If we couple the above circuit to a low impedance load via a capacitor, then on positive half-cycles the output transistor can conduct more heavily and could maybe supply 100mA or more, limited by its permitted power dissipation and available base current. On negative half-cycles however there is only a small current available via the 1k emitter resistor. To get a similar high current on both positive and negative peak outputs we can add a further transistor, this time a pnp type which can supply high negative currents into the load. This is starting to look more like a typical power amplifier circuit, though the available output power will still be rather low because of the limited base current available through the 8k2 resistor.

The output transistors could be operated at high enough current to ensure they can drive the chosen load without either of them switching off at any point, and this is classified as class-A operation. With a lower operating current one of the transistors may be reduced to zero current when the other transistor is providing high output current, then operation is in class-B or class-AB depending on whose definition of class-B you choose. In the diagram above a pair of diodes are included to provide the bias voltage to make the output transistors conduct, and these will at least compensate to some extent for temperature effects, each having a similar -2mV / deg.C temperature coefficient as the base-emitter voltages. In practice we want to use fairly small emitter resistors for the output transistors and then bias voltage is quite critical, and some sort of adjustable bias is needed using a preset potentiometer. The usual bias circuit used has a transistor and several resistors, including one preset, to provide both adjustment and temperature compensation.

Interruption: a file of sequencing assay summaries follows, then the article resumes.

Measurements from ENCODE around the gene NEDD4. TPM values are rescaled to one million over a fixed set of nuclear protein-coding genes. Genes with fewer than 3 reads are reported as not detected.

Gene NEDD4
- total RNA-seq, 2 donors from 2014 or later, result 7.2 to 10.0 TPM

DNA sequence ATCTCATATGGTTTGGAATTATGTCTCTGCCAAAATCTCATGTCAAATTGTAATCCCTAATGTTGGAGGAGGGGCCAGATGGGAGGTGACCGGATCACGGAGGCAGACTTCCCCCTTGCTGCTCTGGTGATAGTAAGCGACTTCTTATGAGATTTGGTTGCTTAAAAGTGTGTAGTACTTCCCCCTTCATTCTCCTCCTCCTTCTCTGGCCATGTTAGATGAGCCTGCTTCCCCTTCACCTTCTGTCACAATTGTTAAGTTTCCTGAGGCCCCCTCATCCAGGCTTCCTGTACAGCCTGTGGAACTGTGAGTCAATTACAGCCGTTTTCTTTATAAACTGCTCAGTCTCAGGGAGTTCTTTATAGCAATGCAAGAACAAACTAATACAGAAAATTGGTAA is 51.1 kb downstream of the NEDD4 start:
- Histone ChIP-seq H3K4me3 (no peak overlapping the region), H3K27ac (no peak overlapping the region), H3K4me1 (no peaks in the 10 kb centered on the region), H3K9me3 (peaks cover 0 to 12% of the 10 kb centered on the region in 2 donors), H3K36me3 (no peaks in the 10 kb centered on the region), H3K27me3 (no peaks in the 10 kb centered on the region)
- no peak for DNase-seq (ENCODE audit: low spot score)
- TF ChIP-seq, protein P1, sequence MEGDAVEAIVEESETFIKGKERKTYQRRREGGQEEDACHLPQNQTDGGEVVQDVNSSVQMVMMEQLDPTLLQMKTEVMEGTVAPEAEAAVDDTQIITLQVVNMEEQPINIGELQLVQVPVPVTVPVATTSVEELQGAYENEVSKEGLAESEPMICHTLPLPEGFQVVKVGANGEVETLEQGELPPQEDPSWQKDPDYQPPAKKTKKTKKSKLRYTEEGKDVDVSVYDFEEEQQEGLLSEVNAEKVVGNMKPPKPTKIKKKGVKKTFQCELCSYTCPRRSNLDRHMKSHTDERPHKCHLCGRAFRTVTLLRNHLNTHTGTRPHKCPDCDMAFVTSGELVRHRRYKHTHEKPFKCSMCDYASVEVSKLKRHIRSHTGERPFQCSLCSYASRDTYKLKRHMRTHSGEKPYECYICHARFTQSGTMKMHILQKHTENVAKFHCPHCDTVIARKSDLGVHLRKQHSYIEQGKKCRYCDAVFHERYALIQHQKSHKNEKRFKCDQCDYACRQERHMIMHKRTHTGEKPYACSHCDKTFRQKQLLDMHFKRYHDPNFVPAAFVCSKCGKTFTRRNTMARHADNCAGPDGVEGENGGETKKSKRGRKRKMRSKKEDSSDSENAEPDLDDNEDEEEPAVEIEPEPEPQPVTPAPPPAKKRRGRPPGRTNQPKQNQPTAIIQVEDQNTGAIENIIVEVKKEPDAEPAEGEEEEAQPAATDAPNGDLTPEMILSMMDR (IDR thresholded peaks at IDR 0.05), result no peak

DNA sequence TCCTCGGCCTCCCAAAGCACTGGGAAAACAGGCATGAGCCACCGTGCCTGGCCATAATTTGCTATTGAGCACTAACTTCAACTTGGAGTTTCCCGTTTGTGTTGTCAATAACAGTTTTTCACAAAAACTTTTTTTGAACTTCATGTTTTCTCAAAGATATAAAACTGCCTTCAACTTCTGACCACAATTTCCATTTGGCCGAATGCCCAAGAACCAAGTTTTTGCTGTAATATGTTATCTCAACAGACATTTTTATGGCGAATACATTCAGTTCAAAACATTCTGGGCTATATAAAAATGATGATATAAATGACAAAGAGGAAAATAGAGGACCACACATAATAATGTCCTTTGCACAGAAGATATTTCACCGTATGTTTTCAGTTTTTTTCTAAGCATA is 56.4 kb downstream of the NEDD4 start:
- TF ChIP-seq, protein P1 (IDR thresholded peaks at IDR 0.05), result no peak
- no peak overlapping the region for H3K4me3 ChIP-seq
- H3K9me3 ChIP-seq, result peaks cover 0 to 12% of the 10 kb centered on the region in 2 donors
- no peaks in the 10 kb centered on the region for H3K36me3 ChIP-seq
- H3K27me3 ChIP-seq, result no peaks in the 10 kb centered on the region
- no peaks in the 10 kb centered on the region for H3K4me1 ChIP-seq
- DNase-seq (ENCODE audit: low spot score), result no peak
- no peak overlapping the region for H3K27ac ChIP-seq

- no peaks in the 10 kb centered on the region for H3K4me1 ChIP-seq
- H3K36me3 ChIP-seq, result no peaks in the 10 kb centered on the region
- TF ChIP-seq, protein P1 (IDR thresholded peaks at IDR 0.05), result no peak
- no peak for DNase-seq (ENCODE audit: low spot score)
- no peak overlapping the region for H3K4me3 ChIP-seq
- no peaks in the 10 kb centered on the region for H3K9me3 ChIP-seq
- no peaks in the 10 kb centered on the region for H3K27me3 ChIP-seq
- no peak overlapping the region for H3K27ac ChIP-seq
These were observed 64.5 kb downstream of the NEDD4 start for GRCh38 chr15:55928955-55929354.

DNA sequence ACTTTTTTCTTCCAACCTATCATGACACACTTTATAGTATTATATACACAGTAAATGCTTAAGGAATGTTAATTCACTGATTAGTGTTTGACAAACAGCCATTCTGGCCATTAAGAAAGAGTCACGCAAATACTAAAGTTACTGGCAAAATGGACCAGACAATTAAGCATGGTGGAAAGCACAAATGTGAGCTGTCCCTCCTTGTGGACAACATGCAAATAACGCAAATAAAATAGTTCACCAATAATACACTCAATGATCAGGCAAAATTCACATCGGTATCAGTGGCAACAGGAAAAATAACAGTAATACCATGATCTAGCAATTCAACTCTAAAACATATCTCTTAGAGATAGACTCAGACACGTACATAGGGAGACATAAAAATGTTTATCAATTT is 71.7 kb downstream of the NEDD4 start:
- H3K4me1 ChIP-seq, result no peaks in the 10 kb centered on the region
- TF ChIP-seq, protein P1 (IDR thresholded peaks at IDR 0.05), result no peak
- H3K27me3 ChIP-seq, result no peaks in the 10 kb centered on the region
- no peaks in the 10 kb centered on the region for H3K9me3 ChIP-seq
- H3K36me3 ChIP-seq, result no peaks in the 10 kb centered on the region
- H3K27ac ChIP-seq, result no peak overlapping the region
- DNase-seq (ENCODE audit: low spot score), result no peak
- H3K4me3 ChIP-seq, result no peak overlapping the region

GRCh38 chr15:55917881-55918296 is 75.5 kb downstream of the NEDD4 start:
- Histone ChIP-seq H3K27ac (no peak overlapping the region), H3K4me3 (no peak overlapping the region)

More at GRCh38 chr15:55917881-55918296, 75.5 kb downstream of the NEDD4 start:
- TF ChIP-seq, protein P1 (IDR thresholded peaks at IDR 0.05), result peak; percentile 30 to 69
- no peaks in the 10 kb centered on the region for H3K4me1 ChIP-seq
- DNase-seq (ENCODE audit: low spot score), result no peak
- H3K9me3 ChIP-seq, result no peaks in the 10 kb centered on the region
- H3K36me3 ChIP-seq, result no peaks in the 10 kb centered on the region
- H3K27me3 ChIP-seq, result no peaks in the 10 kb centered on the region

If the transistors are allowed to switch off at higher output currents this can add some unpleasant sounding 'crossover distortion', and various methods can be used to reduce this to acceptable levels, including negative feedback and error feedforward. The choice of operating current is also important, and there is one optimum level at which distortion is minimised. This is sometimes called the 'Oliver bias' because of it's coverage in a 1971 article by Barnie Oliver. This current is chosen so that the internal emitter resistance of each output transistor is about equal to the external emitter resistor. The internal resistance is not accurately known, and in any case varies with temperature, but in practice the optimum bias current can be determined well enough by observing the distortion with a suitable measuring instrument while adjusting the bias to minimise it.